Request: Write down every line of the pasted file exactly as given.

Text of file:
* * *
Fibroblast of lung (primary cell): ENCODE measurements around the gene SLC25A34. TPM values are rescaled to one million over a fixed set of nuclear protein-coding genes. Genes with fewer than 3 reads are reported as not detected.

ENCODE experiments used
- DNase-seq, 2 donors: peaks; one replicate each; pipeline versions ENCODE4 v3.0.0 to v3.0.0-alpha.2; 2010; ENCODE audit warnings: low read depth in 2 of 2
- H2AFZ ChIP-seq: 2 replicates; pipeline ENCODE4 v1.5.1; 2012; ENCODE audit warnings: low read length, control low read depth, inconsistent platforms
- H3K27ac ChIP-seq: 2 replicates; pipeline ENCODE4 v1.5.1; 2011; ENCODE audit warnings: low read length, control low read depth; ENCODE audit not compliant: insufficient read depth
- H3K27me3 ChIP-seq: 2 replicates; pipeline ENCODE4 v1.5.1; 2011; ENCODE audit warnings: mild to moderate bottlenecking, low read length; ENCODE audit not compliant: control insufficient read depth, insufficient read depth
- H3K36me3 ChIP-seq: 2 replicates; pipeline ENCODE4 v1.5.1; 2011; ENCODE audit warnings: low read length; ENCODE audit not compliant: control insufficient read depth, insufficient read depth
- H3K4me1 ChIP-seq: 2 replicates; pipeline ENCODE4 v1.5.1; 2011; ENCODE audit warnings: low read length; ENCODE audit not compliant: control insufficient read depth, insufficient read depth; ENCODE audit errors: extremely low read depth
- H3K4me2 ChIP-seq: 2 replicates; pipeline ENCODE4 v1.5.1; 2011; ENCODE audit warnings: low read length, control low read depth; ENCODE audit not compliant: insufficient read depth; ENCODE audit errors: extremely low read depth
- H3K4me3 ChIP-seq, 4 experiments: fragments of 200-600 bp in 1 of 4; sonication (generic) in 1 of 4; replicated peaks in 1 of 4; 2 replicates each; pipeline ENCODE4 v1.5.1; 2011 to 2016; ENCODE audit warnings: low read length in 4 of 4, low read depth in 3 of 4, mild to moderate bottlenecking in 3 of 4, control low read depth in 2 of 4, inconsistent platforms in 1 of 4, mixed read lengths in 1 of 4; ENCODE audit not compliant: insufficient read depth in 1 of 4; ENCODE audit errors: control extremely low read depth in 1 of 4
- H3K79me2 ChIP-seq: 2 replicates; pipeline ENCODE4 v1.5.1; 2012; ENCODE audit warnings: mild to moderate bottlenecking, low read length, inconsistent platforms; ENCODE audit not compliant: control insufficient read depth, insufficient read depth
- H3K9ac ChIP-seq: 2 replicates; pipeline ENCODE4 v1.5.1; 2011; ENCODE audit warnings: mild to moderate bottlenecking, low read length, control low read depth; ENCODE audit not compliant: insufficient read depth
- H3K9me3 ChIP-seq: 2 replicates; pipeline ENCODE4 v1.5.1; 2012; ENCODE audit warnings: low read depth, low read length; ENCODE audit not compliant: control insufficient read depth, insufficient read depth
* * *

Fibroblast of lung (primary cell): ENCODE measurements around the gene SLC25A34. TPM values are rescaled to one million over a fixed set of nuclear protein-coding genes. Genes with fewer than 3 reads are reported as not detected.

ENCODE experiments used
- DNase-seq, 2 donors: peaks; one replicate each; pipeline versions ENCODE4 v3.0.0 to v3.0.0-alpha.2; 2010; ENCODE audit warnings: low read depth in 2 of 2
- H2AFZ ChIP-seq: 2 replicates; pipeline ENCODE4 v1.5.1; 2012; ENCODE audit warnings: low read length, control low read depth, inconsistent platforms
- H3K27ac ChIP-seq: 2 replicates; pipeline ENCODE4 v1.5.1; 2011; ENCODE audit warnings: low read length, control low read depth; ENCODE audit not compliant: insufficient read depth
- H3K27me3 ChIP-seq: 2 replicates; pipeline ENCODE4 v1.5.1; 2011; ENCODE audit warnings: mild to moderate bottlenecking, low read length; ENCODE audit not compliant: control insufficient read depth, insufficient read depth
- H3K36me3 ChIP-seq: 2 replicates; pipeline ENCODE4 v1.5.1; 2011; ENCODE audit warnings: low read length; ENCODE audit not compliant: control insufficient read depth, insufficient read depth
- H3K4me1 ChIP-seq: 2 replicates; pipeline ENCODE4 v1.5.1; 2011; ENCODE audit warnings: low read length; ENCODE audit not compliant: control insufficient read depth, insufficient read depth; ENCODE audit errors: extremely low read depth
- H3K4me2 ChIP-seq: 2 replicates; pipeline ENCODE4 v1.5.1; 2011; ENCODE audit warnings: low read length, control low read depth; ENCODE audit not compliant: insufficient read depth; ENCODE audit errors: extremely low read depth
- H3K4me3 ChIP-seq, 4 experiments: fragments of 200-600 bp in 1 of 4; sonication (generic) in 1 of 4; replicated peaks in 1 of 4; 2 replicates each; pipeline ENCODE4 v1.5.1; 2011 to 2016; ENCODE audit warnings: low read length in 4 of 4, low read depth in 3 of 4, mild to moderate bottlenecking in 3 of 4, control low read depth in 2 of 4, inconsistent platforms in 1 of 4, mixed read lengths in 1 of 4; ENCODE audit not compliant: insufficient read depth in 1 of 4; ENCODE audit errors: control extremely low read depth in 1 of 4
- H3K79me2 ChIP-seq: 2 replicates; pipeline ENCODE4 v1.5.1; 2012; ENCODE audit warnings: mild to moderate bottlenecking, low read length, inconsistent platforms; ENCODE audit not compliant: control insufficient read depth, insufficient read depth
- H3K9ac ChIP-seq: 2 replicates; pipeline ENCODE4 v1.5.1; 2011; ENCODE audit warnings: mild to moderate bottlenecking, low read length, control low read depth; ENCODE audit not compliant: insufficient read depth
- H3K9me3 ChIP-seq: 2 replicates; pipeline ENCODE4 v1.5.1; 2012; ENCODE audit warnings: low read depth, low read length; ENCODE audit not compliant: control insufficient read depth, insufficient read depth